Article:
Sonnen: History says Mayweather-McGregor will happen

UFC president Dana White made headlines last week when he offered retired boxer Floyd Mayweather and UFC lightweight champion Conor McGregor $25 million apiece to meet in a professional boxing match.

Not surprisingly, Chael Sonnen -- the outspoken fighter, ESPN analyst and grappling promoter -- has an opinion on White's offer.

Sonnen, who is set to resume his MMA career on Saturday against Tito Ortiz at Bellator 170 in Los Angeles (9 p.m. ET, Spike TV/ESPN Deportes/ESPN3), said White was smart to enter the discussion, which began earlier this year when Mayweather offered McGregor $15 million for the same fight.

"Here's the psychology behind that," Sonnen told ESPN's 5ive Rounds podcast. "Conor McGregor is under contract with [the UFC]. They don't want him to go do the fight. But at the same time, it's hard to tell a guy, 'No.' Floyd Mayweather offers $15 million. When you offer $25 million to each, you're offering Conor essentially double what the competition offered him and Floyd one-eighth of what he's willing to do it for.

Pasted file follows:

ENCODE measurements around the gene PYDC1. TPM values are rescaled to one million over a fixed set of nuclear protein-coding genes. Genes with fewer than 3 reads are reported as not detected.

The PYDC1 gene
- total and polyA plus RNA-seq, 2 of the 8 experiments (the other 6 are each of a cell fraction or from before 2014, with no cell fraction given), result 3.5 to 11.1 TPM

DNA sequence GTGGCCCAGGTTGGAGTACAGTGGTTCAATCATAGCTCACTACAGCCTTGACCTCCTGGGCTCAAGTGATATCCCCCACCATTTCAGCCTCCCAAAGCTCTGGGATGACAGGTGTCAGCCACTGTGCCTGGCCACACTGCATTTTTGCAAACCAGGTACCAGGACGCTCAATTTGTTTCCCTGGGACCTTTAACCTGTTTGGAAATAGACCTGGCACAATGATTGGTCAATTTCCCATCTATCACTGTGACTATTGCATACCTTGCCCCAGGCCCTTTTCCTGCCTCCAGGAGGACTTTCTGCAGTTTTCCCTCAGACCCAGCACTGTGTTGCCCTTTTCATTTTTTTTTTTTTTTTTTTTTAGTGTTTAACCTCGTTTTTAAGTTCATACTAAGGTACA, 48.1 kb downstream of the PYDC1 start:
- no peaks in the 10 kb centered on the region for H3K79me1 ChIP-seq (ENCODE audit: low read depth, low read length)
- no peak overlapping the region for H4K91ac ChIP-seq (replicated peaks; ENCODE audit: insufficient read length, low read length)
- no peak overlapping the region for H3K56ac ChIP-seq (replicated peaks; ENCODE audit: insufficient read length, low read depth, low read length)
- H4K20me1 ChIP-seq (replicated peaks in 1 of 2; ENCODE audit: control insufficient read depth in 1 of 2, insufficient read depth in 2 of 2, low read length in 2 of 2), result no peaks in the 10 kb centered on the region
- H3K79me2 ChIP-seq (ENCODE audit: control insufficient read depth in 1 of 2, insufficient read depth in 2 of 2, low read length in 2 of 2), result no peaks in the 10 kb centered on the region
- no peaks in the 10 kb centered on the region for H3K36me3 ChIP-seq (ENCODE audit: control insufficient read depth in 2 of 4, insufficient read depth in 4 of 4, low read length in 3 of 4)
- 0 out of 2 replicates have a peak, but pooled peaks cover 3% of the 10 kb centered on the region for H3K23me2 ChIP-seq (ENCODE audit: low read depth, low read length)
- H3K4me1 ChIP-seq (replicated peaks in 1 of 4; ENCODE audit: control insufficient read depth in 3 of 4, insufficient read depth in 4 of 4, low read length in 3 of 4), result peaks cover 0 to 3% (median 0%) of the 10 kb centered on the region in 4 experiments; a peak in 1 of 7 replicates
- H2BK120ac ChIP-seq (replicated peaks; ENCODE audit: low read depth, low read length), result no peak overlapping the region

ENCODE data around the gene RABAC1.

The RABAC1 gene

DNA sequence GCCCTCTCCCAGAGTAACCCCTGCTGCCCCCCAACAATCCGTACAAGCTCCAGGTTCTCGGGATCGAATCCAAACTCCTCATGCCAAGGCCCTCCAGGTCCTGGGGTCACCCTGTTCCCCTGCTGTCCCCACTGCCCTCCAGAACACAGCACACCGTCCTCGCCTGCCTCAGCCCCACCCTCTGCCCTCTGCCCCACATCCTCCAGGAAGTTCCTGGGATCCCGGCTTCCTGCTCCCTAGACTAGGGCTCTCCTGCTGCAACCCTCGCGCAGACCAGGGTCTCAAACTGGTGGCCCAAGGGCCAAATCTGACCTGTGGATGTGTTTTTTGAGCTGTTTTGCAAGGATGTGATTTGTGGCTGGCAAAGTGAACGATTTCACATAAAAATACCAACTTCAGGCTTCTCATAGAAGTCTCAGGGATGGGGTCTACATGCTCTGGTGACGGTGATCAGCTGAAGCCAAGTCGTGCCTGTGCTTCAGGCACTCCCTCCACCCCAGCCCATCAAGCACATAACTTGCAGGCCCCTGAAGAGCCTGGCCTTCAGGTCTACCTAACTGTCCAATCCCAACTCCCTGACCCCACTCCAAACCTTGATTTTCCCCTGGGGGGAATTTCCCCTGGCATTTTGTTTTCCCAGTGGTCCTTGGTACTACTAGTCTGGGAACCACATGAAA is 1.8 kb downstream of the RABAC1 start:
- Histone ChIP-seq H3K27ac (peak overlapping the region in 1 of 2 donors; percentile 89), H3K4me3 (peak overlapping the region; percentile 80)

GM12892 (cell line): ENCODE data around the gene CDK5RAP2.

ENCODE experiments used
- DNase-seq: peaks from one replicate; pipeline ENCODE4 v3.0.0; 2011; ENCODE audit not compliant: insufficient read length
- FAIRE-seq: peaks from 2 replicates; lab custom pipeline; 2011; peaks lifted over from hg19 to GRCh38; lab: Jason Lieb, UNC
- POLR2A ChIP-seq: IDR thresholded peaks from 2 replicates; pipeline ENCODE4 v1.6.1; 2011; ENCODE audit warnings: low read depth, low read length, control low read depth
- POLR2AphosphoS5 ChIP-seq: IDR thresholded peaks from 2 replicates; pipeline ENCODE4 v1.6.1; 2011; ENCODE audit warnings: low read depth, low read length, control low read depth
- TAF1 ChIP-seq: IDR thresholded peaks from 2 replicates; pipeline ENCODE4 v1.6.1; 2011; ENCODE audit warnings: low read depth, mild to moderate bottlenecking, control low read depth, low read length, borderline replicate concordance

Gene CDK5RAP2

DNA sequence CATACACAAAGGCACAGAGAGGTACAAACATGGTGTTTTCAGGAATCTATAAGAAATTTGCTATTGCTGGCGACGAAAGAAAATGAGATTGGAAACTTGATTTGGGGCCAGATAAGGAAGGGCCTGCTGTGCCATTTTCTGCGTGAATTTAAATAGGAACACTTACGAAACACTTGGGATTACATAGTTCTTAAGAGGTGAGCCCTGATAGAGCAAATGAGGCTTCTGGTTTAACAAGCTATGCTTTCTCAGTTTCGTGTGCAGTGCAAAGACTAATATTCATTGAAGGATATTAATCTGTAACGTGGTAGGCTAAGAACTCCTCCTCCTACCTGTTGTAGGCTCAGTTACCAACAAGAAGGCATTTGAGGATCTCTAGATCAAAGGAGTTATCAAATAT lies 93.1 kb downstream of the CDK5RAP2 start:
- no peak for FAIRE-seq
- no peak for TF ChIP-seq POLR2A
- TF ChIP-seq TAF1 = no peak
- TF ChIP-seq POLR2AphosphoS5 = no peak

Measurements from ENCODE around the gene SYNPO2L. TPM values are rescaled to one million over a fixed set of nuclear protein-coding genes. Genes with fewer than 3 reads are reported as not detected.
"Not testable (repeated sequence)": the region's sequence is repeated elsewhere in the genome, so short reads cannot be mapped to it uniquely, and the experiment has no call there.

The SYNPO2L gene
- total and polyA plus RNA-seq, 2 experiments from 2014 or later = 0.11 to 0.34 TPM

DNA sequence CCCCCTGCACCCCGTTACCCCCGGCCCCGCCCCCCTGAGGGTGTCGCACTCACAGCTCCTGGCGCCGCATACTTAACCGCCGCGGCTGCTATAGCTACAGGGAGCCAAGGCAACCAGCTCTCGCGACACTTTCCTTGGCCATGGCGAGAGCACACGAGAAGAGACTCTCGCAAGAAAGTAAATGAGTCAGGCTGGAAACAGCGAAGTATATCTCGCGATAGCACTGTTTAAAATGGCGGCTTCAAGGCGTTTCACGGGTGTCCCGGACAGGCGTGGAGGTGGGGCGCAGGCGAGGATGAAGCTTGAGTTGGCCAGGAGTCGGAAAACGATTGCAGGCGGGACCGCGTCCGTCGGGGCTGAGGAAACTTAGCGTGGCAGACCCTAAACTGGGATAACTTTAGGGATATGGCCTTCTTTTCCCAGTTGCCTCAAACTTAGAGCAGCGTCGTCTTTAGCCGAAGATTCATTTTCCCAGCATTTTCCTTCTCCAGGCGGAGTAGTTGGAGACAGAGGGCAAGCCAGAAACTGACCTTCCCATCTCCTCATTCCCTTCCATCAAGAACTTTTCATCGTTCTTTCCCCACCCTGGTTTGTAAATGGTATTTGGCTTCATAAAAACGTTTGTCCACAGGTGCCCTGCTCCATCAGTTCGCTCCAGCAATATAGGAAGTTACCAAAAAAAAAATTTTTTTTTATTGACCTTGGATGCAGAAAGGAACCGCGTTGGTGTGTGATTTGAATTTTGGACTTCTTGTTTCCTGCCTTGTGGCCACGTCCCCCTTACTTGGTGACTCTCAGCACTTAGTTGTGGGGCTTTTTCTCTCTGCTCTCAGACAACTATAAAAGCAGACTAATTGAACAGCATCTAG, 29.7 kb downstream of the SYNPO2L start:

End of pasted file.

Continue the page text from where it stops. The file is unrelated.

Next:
"So now, you've protected the only one you care about, which is your own guy. Now it's very hard for Conor to say, 'Hey, I want to go elsewhere. I want to be released. I want to sign with another promoter.' That was the play behind that."

In addition to protecting its stake in McGregor, Sonnen said the offer puts heat back on Mayweather in a sense.

Mayweather already shot down the $25 million offer, referring to White as a "f---ing comedian." Mayweather was guaranteed a base $32 million for his last fight against Andre Berto in 2015. His guaranteed purse to fight Manny Pacquiao in 2015 was $100 million.

"If Floyd is telling Conor and Dana, 'Your biggest star is only worth $15 million,' and Dana is saying, 'We'll pay you double,' it does put Floyd in the hot seat," Sonnen said. "It's the same rule as the playground: If you turn down a fight, you lose.

"So [if you're the UFC], if the offer is out there and Floyd doesn't want to do it, we win."

Games aside, Sonnen said he is "a believer" when it comes to chances the fight actually does come together.

"I think it's likely to happen," Sonnen said. "I can only tell you history. It's hard to predict the future. But in the history of fighting, if you have two marquee names, the hardest thing to do is to get them both to agree to a contest.

"In this case, we have both guys agreed. The media is chomping for it. The fans are supportive. The last one to the table is the promoter that wants to sign off. Historically speaking, the promoter is the first one. It's his idea. We've got all the hardest pieces of the puzzle together. The easy one is the only one that's left.

"I think it's very realistic and I'm not sure why people aren't understanding it."